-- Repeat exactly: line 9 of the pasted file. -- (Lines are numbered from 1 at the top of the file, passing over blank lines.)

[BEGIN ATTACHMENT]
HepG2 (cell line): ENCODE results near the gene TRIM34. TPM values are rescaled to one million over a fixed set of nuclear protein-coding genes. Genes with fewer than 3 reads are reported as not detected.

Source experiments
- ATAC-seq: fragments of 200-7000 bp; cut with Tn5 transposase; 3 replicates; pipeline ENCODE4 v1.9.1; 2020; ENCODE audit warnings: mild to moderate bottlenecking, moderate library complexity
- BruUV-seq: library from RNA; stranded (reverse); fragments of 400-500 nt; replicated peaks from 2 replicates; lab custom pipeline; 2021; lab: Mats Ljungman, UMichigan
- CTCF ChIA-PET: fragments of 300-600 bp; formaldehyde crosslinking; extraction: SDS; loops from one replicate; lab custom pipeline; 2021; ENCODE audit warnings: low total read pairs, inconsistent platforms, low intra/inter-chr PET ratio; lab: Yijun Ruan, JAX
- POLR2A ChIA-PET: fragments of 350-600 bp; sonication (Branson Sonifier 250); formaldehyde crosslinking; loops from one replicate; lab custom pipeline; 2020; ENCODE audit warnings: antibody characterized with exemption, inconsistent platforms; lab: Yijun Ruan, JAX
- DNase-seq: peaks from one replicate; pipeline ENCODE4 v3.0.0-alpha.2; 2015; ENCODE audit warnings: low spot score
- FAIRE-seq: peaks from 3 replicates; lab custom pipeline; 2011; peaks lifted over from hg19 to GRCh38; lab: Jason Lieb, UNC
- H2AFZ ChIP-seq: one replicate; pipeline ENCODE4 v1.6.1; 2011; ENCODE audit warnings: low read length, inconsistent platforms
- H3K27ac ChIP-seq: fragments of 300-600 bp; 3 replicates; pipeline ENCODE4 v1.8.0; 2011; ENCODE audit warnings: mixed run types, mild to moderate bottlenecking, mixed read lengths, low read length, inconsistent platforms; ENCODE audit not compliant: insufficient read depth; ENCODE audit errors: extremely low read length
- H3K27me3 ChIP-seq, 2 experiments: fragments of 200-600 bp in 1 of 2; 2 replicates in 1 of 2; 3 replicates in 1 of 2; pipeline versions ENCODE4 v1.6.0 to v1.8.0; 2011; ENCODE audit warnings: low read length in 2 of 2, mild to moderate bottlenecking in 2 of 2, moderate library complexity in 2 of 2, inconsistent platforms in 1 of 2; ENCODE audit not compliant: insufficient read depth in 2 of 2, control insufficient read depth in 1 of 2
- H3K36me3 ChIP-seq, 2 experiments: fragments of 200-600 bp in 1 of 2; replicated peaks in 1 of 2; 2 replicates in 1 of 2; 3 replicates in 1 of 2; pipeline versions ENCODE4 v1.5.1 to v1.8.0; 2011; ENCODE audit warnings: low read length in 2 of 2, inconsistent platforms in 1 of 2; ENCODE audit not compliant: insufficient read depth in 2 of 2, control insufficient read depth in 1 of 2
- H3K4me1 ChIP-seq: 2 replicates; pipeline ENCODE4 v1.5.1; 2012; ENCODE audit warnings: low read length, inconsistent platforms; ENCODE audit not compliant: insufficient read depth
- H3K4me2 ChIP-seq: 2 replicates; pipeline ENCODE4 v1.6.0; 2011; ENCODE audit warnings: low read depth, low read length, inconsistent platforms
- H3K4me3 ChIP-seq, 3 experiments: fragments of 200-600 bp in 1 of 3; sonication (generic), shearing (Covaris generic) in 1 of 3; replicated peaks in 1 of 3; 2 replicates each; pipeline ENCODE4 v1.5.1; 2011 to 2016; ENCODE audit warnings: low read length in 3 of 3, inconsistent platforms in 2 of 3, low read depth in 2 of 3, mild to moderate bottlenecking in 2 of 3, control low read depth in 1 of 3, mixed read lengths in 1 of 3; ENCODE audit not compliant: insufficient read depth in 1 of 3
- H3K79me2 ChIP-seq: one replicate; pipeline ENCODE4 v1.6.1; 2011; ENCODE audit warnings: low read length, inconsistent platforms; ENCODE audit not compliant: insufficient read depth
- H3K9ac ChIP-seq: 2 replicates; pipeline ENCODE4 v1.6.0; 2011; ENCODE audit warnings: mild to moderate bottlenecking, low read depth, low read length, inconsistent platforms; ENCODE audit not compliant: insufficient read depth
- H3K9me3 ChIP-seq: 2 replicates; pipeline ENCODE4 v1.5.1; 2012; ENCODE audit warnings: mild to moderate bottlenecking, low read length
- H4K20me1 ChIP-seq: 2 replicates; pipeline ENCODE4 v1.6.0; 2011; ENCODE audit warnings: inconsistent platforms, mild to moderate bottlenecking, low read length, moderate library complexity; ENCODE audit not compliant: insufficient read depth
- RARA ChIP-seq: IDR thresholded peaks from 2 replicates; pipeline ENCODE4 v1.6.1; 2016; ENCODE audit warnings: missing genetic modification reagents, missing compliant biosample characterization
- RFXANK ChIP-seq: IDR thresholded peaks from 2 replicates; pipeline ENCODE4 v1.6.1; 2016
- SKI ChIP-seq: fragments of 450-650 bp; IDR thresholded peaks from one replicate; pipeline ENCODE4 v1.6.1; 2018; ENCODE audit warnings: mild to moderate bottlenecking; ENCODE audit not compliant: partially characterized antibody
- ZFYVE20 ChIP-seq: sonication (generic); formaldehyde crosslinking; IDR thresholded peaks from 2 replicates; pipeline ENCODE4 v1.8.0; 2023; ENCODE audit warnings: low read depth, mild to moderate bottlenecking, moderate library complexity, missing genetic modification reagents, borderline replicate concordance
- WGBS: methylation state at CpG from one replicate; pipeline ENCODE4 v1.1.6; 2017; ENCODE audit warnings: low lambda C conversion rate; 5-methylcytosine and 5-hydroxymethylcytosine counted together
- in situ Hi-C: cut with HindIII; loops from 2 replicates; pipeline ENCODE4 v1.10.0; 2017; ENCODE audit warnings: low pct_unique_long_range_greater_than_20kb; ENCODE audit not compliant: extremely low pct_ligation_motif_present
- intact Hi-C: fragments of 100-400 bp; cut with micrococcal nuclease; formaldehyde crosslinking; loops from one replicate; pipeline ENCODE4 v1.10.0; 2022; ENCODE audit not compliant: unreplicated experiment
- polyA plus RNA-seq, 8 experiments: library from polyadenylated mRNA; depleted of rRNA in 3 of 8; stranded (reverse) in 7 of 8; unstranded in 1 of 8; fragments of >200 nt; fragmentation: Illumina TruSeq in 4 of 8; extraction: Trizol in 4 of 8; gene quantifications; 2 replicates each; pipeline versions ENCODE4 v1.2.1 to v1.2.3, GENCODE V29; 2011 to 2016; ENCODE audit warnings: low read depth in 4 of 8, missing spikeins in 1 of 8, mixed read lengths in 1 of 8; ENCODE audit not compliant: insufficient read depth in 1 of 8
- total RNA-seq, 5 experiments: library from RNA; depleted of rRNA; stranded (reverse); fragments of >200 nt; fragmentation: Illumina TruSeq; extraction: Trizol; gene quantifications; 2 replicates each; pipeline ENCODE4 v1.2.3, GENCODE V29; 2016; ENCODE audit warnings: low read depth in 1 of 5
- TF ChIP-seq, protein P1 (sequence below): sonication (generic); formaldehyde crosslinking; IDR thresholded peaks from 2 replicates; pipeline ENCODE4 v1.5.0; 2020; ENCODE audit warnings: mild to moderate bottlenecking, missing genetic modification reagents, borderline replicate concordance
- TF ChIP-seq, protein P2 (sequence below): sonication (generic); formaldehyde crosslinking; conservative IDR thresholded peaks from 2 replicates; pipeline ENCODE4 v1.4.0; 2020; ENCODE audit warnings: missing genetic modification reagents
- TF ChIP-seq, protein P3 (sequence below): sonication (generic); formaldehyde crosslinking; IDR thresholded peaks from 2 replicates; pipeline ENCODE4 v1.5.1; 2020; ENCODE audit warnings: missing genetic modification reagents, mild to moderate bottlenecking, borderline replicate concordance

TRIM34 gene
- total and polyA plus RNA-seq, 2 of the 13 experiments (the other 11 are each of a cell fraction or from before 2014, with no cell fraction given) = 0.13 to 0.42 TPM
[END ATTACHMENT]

- H2AFZ ChIP-seq: one replicate; pipeline ENCODE4 v1.6.1; 2011; ENCODE audit warnings: low read length, inconsistent platforms